I've been building PCs for many years and have messed with HDD's in RAID configs and have always tried to buy fast drives and I can tell you without doubt that the SSD makes more difference to overall system performance than any other upgrade I've ever made to a computer. Nothing comes close.
     
  17. Dr. McKay thread starter macrumors 6502a

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    #17
    As I said, it's not that an SSD is 'not fast' by definition, it's just that I more or less expected Warp 10 (as opposed to impuls power on a HDD), if you know what I mean...
    But you're right, I shouldn't jump to conclusions so quickly.
    After all, the MBA isn't that much more expensive and it has a better resolution than the MB Pro. I still use DVD's from time to time, but I've got my iMac for that.
    And it kinda sucks that they don't fit the MBA (and the MB Pro) for that matter with 8Gb RAM as standard. These days it's no luxury...
     
  18. scaredpoet macrumors 604

    scaredpoet

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    #18
    App launching is just one small aspect of what makes SSDs so much better. And sure, if the app is relatively small and simple, then you're not going to see a huge difference between HD and SSD startups. Safari can start up pretty quickly. Big, bloated apps like Photoshop or even MS Office however, show huge differences in launch times.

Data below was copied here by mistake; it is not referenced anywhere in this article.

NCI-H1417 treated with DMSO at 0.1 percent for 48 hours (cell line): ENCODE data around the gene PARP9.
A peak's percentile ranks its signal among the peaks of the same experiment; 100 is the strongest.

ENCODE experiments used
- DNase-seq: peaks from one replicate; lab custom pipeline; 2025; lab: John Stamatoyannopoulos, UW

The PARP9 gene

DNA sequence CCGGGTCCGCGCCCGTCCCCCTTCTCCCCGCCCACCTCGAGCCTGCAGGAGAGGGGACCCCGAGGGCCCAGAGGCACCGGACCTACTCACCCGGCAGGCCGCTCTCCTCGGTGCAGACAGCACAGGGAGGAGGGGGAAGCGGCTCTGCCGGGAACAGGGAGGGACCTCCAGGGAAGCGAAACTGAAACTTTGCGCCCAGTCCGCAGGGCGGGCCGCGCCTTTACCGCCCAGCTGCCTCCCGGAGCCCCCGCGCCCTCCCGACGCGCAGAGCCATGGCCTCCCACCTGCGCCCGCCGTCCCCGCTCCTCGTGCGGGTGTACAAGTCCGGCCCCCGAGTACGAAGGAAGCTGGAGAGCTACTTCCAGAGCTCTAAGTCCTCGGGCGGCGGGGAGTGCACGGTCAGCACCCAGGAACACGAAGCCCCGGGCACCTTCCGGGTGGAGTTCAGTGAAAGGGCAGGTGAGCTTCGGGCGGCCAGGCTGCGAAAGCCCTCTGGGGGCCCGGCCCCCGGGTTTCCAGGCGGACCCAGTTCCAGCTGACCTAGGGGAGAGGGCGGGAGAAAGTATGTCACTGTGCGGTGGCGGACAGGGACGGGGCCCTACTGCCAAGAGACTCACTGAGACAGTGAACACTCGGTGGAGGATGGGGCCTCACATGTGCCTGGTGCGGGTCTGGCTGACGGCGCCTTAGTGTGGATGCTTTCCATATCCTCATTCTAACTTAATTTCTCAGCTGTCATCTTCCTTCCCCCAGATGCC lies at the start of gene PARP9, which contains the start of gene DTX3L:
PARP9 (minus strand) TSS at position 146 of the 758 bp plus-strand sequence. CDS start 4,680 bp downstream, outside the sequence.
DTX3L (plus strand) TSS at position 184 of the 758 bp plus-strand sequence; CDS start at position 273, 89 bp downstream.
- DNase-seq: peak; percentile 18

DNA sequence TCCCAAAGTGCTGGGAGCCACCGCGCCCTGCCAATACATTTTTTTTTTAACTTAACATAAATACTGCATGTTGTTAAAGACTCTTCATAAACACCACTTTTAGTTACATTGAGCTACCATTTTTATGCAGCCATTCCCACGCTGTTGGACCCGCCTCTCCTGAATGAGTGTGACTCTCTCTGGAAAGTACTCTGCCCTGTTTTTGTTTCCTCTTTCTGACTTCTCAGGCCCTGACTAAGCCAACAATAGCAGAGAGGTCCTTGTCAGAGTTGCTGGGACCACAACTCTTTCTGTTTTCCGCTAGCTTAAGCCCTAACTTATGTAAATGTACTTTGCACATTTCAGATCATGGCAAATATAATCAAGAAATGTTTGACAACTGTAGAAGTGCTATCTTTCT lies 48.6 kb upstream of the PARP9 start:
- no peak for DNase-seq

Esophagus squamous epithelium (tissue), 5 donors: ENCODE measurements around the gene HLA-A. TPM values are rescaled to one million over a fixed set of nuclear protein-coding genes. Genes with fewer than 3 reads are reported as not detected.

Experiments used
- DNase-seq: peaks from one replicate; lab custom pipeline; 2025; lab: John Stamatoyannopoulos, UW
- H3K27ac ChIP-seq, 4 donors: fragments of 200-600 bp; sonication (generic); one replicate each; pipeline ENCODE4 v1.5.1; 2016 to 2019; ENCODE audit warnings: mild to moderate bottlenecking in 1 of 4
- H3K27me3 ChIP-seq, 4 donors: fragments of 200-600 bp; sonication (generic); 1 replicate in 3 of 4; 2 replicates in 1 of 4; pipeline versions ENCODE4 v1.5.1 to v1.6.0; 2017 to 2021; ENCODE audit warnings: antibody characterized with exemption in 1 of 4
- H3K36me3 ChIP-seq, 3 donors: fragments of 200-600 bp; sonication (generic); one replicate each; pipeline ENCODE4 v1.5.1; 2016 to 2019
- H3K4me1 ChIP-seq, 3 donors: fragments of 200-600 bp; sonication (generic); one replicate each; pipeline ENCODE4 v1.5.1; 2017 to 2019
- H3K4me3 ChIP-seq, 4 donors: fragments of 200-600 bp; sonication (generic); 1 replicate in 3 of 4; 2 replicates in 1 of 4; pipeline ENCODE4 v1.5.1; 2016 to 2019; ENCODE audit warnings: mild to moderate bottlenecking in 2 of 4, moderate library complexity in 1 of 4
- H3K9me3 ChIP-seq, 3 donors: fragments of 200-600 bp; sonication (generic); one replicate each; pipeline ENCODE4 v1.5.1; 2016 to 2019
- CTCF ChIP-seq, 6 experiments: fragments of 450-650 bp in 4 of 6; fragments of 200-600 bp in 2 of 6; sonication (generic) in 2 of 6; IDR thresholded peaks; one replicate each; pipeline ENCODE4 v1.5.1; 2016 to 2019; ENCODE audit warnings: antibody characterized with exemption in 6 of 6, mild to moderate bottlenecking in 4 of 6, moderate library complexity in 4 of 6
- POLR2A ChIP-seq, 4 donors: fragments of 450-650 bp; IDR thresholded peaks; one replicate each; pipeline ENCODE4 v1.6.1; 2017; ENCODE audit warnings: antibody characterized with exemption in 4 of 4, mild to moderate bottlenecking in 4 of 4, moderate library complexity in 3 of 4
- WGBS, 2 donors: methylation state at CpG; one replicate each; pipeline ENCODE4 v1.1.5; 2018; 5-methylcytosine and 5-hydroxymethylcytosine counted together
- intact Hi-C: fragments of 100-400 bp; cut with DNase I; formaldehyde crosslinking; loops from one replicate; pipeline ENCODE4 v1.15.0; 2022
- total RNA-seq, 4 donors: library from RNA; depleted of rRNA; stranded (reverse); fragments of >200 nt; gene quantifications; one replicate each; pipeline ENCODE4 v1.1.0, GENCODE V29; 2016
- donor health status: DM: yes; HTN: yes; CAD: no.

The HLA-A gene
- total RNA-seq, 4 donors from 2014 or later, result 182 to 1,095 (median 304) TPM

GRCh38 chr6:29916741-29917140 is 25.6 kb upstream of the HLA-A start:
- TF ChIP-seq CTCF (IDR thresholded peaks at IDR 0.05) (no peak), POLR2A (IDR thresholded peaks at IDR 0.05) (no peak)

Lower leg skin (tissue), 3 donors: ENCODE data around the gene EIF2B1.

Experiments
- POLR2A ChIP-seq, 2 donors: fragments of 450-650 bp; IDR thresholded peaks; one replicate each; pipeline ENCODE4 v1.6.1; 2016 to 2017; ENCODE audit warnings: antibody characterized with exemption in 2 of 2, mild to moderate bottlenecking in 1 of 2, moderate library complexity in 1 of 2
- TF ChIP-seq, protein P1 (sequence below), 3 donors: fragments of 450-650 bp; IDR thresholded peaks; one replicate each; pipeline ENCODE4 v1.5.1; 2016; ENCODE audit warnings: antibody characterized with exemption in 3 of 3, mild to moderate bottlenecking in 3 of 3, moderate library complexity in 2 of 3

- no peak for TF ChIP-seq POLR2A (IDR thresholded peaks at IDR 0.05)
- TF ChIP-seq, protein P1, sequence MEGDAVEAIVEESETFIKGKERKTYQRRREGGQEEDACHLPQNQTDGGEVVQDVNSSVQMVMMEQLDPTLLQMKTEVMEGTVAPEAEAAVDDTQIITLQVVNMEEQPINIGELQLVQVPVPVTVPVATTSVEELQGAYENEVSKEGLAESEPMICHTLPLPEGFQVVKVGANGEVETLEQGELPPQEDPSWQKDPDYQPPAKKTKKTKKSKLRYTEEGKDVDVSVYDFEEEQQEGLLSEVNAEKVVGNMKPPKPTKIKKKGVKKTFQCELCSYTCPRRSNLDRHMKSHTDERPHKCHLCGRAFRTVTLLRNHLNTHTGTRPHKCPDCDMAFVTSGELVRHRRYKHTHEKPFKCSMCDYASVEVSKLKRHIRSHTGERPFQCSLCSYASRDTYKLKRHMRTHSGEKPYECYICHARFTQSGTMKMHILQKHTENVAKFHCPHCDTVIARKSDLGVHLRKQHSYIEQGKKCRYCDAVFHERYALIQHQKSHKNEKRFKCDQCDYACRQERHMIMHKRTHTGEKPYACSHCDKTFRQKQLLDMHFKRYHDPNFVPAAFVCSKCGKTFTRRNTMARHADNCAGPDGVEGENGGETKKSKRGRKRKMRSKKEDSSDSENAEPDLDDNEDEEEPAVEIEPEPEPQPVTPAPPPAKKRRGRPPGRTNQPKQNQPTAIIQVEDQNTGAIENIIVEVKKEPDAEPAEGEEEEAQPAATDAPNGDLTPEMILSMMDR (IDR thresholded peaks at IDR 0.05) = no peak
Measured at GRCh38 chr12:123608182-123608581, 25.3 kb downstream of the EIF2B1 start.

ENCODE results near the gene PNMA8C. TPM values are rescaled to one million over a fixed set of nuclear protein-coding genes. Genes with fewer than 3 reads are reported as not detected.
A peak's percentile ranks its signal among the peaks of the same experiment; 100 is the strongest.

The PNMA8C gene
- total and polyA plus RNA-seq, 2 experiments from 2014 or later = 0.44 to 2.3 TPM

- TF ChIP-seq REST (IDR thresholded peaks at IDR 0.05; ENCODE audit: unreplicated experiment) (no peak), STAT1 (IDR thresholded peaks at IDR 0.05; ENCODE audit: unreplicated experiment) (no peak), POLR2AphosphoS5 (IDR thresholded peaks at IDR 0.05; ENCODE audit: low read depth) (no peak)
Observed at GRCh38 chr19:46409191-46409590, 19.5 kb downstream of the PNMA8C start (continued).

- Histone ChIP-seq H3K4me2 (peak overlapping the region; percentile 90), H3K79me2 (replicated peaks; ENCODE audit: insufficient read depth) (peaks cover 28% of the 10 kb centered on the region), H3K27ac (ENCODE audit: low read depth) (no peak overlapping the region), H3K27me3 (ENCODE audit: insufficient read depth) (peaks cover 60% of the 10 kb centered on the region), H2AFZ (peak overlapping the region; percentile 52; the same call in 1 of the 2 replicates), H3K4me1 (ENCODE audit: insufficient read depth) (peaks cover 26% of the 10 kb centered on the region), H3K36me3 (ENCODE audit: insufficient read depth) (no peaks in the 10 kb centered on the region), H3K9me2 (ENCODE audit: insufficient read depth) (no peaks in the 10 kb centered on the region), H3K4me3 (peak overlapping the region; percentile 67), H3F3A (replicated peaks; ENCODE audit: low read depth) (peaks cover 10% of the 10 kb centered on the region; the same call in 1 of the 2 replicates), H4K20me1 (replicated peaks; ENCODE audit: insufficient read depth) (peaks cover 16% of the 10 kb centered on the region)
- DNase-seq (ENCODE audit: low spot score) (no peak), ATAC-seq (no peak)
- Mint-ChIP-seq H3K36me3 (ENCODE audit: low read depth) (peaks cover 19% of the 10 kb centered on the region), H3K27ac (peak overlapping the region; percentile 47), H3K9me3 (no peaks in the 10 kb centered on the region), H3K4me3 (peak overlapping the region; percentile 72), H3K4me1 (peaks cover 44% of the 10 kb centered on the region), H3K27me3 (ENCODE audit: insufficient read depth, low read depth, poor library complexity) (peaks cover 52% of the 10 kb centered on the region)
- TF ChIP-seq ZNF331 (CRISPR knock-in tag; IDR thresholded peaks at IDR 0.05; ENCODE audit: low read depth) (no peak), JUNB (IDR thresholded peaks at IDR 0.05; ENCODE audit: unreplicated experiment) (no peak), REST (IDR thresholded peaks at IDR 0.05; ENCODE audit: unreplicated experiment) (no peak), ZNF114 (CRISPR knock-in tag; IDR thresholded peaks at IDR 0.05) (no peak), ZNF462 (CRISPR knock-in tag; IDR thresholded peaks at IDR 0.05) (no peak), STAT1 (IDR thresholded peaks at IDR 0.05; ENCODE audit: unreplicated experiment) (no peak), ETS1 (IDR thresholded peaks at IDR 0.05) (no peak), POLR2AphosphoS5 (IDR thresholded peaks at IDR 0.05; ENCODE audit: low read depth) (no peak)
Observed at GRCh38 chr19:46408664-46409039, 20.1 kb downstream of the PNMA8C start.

Then there's boot time (HUGE difference there) and other read/write intensive operations. If you're doing video editing, work images or large files, or anything else that requires shoveling bits around, you'll see where SSD has an advantage.

    Also note that larger SSDs are faster than smaller ones. If you're comparing a 128GB SSD to your hard drive, the difference will be a lot less stakr than say, a 512MB SSD.

    I recently replaced my 2010 MBP's 5400 rpm hard drive with a 960GB Crucial SSD. The change in performance is like night and day. I'm looking for even zippier performance when my MBA shows up.
     
  19. Chupa Chupa macrumors G5

    Chupa Chupa

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    #19
    But the MBA has never ever been about performance, it's been about ultimate portability. I think you are judging it too harshly based on your own heightened needs or desires. I have a 15" rMBP myself, but the new 13" MBAs are no slouches. Anyone who buys one gets their $ worth.

    As for SSD, they are not created equally just as V6 engines are not all the same. I find it odd you want to clump all SSDs into the same category of speed. But in any case I'll take the slowest SSD to a 5400RPM or even 7200 laptop drive any day of the week.
     
  20. jadam macrumors 6502a

    jadam